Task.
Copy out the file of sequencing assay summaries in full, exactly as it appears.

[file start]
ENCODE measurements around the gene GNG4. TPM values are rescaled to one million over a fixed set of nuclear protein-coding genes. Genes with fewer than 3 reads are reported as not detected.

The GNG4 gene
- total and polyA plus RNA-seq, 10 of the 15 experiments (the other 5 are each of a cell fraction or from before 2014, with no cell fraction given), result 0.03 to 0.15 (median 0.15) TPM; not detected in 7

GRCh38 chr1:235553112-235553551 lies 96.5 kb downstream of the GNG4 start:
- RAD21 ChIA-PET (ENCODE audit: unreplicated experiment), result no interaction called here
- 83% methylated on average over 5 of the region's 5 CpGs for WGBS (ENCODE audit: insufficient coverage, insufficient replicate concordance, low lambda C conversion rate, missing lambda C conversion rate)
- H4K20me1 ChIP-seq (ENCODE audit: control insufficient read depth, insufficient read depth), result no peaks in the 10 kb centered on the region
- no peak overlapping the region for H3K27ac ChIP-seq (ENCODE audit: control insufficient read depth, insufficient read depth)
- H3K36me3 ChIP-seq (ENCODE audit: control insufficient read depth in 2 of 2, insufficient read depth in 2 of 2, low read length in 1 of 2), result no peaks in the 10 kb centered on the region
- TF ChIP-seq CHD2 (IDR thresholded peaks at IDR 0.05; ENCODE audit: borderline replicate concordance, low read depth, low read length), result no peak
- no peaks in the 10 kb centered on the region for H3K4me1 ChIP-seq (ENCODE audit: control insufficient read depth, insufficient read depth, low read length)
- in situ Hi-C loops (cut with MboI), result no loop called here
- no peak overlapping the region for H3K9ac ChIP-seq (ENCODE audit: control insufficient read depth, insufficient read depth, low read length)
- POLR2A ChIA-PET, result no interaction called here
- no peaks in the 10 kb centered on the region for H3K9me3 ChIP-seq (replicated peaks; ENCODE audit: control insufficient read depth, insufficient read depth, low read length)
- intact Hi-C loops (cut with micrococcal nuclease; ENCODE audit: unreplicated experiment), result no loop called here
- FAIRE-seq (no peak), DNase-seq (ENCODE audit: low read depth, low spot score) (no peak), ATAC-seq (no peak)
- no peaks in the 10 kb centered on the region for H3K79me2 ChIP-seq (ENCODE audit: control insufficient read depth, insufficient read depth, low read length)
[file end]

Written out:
ENCODE measurements around the gene GNG4. TPM values are rescaled to one million over a fixed set of nuclear protein-coding genes. Genes with fewer than 3 reads are reported as not detected.

The GNG4 gene
- total and polyA plus RNA-seq, 10 of the 15 experiments (the other 5 are each of a cell fraction or from before 2014, with no cell fraction given), result 0.03 to 0.15 (median 0.15) TPM; not detected in 7

GRCh38 chr1:235553112-235553551 lies 96.5 kb downstream of the GNG4 start:
- RAD21 ChIA-PET (ENCODE audit: unreplicated experiment), result no interaction called here
- 83% methylated on average over 5 of the region's 5 CpGs for WGBS (ENCODE audit: insufficient coverage, insufficient replicate concordance, low lambda C conversion rate, missing lambda C conversion rate)
- H4K20me1 ChIP-seq (ENCODE audit: control insufficient read depth, insufficient read depth), result no peaks in the 10 kb centered on the region
- no peak overlapping the region for H3K27ac ChIP-seq (ENCODE audit: control insufficient read depth, insufficient read depth)
- H3K36me3 ChIP-seq (ENCODE audit: control insufficient read depth in 2 of 2, insufficient read depth in 2 of 2, low read length in 1 of 2), result no peaks in the 10 kb centered on the region
- TF ChIP-seq CHD2 (IDR thresholded peaks at IDR 0.05; ENCODE audit: borderline replicate concordance, low read depth, low read length), result no peak
- no peaks in the 10 kb centered on the region for H3K4me1 ChIP-seq (ENCODE audit: control insufficient read depth, insufficient read depth, low read length)
- in situ Hi-C loops (cut with MboI), result no loop called here
- no peak overlapping the region for H3K9ac ChIP-seq (ENCODE audit: control insufficient read depth, insufficient read depth, low read length)
- POLR2A ChIA-PET, result no interaction called here
- no peaks in the 10 kb centered on the region for H3K9me3 ChIP-seq (replicated peaks; ENCODE audit: control insufficient read depth, insufficient read depth, low read length)
- intact Hi-C loops (cut with micrococcal nuclease; ENCODE audit: unreplicated experiment), result no loop called here
- FAIRE-seq (no peak), DNase-seq (ENCODE audit: low read depth, low spot score) (no peak), ATAC-seq (no peak)
- no peaks in the 10 kb centered on the region for H3K79me2 ChIP-seq (ENCODE audit: control insufficient read depth, insufficient read depth, low read length)